In Her Shoes is a series normally written by readers to give us a glimpse into their lives – to find out what it’s like to walk in their shoes. Today I am sharing a special post with you. Part of it is written by me, but I also had the help of my wonderful military wife friends – Becky, Audrey, Katie, Jenna, Sadie, Kallie, and Kim. I hope that you’ll join us as we share what it is like to walk in our shoes. ~ Love, Ginger
I will check my phone about a million times today. Touching the home button, I will look at the photo that comes up on my phone. It’s one of our wedding pictures – he’s holding me in his arms while giving me a tender kiss.
No matter how many times I look at it, I will probably see the same thing. No missed calls. No missed texts or emails.
Sighing, I will slip the phone back into my pocket. This phone is my lifeline when he is gone, and almost never out of my reach.
And then at some point in the day, I will hear a chime letting me know that I have a text message from him! I live for those moments right now – those little sounds letting me know that he is thinking of me right at that instant. That tiny connection with him can make my whole day.
I miss my Beloved…
My lovely friend Crystal recently asked me over coffee how much longer until he comes home – and I just had to shrug my shoulders. It’s still so far out now that I can’t start the countdown just yet. I am grateful that we’ve finally made it to the halfway point of this deployment, but I can’t even wrap my head around having another several weeks of this. Worrying about his safety. Missing him.
One breath at a time, one hour at a time, one day at a time.
I have been blessed by family and friends who have been so helpful while Joe has been deployed, and Crystal encouraged me to share with you some simple ways that you could be a help to military families, should they ever cross your path!
Each family and situation is so different that I didn’t want this to be all about me or my family. I asked for the help of some of my amazing military wife friends who answered a quick question for me: What are some of the most helpful and memorable ways that others have helped you while your loved one was deployed?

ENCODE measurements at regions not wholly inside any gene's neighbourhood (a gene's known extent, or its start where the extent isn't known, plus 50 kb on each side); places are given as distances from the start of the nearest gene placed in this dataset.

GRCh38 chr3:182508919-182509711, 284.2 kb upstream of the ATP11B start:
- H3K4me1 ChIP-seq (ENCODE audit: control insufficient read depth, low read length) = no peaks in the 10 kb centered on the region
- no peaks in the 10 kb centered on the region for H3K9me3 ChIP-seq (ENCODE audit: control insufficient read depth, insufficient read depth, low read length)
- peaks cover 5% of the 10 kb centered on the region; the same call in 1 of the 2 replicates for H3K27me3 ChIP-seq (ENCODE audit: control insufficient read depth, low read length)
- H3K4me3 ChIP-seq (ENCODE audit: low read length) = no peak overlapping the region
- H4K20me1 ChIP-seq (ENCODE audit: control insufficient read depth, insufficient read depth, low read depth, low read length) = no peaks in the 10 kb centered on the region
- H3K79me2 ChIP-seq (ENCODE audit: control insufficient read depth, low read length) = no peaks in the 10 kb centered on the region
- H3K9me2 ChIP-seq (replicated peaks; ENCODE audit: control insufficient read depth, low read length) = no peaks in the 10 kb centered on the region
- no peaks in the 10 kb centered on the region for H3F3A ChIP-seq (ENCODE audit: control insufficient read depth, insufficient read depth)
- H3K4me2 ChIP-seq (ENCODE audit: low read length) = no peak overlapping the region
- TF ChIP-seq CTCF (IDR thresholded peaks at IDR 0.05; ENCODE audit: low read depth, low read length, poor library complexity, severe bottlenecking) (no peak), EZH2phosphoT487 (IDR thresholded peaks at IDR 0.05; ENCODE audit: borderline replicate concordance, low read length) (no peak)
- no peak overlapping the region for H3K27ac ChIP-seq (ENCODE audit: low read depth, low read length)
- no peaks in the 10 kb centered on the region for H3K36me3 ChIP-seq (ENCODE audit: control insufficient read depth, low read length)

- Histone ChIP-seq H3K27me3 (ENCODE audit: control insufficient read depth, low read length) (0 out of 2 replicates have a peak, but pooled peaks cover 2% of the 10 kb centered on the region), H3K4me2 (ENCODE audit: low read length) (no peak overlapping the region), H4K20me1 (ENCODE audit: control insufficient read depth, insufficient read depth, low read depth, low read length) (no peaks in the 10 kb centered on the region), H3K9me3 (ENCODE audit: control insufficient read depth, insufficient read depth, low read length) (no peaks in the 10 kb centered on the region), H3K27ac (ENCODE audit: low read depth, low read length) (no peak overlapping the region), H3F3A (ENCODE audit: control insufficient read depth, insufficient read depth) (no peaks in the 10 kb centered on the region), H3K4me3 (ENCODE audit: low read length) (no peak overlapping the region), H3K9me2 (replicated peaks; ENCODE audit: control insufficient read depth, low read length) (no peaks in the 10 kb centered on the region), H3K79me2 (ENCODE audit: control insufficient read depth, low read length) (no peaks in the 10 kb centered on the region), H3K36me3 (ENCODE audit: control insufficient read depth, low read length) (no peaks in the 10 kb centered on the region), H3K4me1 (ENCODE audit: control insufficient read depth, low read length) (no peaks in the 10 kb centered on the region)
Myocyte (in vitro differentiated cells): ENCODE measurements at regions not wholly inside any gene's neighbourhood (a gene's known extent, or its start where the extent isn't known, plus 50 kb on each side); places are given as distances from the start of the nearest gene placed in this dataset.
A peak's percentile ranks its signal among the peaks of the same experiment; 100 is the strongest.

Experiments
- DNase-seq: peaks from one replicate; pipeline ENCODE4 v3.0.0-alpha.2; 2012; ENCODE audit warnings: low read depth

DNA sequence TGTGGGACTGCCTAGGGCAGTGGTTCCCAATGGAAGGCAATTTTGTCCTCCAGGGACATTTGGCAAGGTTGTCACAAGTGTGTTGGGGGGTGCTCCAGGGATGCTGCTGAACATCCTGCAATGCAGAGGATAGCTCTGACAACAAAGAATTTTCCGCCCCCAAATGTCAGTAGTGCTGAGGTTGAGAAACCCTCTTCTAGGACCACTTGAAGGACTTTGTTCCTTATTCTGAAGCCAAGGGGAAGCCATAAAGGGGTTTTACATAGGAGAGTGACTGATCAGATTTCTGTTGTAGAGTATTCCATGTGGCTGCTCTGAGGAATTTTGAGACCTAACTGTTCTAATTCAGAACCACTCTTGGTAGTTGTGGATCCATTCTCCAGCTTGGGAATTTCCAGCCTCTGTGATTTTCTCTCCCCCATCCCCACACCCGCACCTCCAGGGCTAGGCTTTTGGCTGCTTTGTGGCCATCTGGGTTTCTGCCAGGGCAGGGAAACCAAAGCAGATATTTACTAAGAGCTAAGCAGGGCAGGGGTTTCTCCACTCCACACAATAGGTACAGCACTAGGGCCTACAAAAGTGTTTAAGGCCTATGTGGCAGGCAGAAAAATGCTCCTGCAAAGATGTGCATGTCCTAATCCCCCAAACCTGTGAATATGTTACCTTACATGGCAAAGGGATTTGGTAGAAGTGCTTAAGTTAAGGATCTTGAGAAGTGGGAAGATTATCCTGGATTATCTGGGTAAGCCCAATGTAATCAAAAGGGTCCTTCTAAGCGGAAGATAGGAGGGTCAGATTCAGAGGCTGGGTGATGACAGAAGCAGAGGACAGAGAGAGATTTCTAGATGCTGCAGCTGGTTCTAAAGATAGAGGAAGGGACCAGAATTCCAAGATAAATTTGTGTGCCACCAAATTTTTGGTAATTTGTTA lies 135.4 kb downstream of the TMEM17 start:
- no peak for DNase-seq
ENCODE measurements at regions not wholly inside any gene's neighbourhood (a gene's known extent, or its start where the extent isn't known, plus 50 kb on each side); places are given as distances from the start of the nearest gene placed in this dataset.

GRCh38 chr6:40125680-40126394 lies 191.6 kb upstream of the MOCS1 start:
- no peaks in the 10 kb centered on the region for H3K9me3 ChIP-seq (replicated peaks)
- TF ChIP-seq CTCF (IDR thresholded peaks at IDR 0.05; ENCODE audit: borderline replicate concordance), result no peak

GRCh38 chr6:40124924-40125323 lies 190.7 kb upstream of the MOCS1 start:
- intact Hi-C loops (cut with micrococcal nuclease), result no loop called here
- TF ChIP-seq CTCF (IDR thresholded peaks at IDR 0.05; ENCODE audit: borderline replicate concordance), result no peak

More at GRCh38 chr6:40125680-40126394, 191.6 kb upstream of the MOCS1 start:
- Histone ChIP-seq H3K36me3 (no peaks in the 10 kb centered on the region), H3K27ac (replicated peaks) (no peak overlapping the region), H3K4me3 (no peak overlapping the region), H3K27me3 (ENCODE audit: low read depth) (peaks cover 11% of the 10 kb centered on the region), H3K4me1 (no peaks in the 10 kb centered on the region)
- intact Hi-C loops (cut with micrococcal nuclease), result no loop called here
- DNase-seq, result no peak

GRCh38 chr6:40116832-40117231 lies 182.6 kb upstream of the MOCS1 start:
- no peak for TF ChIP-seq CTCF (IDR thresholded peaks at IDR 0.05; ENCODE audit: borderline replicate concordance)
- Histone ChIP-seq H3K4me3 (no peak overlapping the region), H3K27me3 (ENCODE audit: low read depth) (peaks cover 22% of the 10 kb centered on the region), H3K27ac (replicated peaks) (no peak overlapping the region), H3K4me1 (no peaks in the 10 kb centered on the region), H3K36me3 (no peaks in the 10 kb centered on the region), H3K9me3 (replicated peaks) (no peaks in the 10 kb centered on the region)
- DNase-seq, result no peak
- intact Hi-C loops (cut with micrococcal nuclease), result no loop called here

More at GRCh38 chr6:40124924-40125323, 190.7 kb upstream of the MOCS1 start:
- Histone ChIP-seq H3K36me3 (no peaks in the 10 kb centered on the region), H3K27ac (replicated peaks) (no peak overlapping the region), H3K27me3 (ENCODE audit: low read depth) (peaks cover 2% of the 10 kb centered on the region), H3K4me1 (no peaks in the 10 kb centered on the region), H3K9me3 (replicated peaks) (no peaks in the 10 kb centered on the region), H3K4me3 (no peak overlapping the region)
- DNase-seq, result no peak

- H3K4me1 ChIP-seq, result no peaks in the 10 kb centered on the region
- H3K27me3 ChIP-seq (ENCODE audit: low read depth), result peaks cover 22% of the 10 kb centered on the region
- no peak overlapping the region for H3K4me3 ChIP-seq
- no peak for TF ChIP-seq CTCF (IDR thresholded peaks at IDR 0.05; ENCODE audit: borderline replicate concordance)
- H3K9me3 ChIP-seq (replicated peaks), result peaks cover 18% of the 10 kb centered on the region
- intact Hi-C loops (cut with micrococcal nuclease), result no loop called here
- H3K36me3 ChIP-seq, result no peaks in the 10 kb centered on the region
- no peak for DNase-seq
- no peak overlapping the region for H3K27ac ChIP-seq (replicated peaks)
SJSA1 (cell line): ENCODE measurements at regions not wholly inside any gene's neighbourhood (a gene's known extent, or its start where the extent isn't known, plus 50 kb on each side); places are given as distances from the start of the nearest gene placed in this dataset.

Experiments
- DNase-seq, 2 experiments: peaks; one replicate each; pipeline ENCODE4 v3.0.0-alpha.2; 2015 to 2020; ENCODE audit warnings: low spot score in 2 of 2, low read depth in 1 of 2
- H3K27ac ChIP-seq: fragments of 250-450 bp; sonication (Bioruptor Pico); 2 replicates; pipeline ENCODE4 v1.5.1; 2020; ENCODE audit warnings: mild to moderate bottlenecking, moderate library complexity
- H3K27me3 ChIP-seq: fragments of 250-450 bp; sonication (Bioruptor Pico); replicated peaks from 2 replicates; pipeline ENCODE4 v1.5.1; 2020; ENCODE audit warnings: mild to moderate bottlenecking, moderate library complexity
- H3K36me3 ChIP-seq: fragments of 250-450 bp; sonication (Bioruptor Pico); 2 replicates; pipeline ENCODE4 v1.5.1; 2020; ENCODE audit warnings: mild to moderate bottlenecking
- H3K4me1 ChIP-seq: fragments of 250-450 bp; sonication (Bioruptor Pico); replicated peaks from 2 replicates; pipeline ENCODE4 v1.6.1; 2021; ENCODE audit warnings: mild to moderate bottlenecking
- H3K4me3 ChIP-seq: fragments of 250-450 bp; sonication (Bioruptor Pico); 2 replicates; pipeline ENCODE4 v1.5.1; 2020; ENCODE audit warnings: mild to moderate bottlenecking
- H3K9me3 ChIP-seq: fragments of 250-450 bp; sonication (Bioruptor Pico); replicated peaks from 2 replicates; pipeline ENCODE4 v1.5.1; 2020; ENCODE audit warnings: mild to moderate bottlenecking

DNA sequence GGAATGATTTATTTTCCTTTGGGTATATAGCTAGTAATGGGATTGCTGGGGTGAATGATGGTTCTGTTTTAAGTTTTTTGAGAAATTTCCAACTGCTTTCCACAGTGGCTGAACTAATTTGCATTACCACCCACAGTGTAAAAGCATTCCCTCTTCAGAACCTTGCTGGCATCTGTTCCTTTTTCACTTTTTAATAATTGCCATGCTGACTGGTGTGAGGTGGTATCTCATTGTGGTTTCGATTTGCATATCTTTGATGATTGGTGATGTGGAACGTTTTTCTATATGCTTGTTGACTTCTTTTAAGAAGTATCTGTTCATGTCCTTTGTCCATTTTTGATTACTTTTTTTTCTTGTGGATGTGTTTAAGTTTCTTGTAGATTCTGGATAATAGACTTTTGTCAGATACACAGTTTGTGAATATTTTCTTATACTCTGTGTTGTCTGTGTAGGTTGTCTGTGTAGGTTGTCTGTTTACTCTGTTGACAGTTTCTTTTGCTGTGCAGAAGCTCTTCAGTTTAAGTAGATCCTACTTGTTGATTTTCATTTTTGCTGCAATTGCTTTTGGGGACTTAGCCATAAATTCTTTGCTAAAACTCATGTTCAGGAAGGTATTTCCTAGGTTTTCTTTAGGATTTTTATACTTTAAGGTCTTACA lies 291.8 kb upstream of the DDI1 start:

I am so grateful for these women, and every bit of their service! They have kissed husbands and sons good-bye as they headed off to war, baked cookies for care packages, celebrated birthdays and holidays without their loved ones, and held down the fort until their beloveds came home. This is truly a collaborative effort, and I am honored to call these strong women my friends!
The “bestest” thing someone can do for a person whose spouse is deployed is be there for them. Not just the vague, “If there’s anything you need…” either, but make firm offers, like babysitting for a doctor’s appointment or seeing a need and addressing it, (“Hey, I see you’ve got some branches down from that storm. When would be a good time to come over and clear those out for you?).
And here’s a biggie – understand that even though technology has made it easier to communicate with a deployed spouse, they’re still gone from home and still missed. Skyping with someone isn’t the same as snuggling next to them in bed.
Some people make meals for us, which is my favorite because when hubby is gone, I tend to go super easy…eat out way too often, mac & cheese, chicken nuggets, etc. so a home-cooked meal from someone else is awesome.
Giving me free time…watching my kids so I can grocery shop, go to appointments, or just get a coffee in peace is always much appreciated.
Keeping me and/or the kids busy…I have friends who take turns coming over in the evenings so that one evening a week I can have adult conversation and wine with a friend, since evenings and weekends are usually the loneliest.
Offer to mow their yard.
Offer to be the on call as a mechanic. I had a guy that would check out our car before I left town since we have an OLD car.
Laundry fairy ~ Two ladies each came once a week, picked up our dirty laundry and returned it sorted, clean, folded the next day.
Know the person’s favorite drink (Starbucks, Sonic, etc.), and surprise her by dropping off treats randomly.
Scripture ~ We had someone anonymously mail us postcards with a verse and nothing else. I got at least one each week and it was always just what I needed to hear.
Secretly pay for little things you know they would enjoy (Parents Night Out, movie passes in their mailbox). For some, deployments have an increase in pay. For many (reservists) it’s a decrease.
Bad weather ~ check on them if you’re getting out. Do they need milk? Do they need help shoveling their driveway?
PRAY. It’s hard. It’s real. Cover them, their loved one, and family.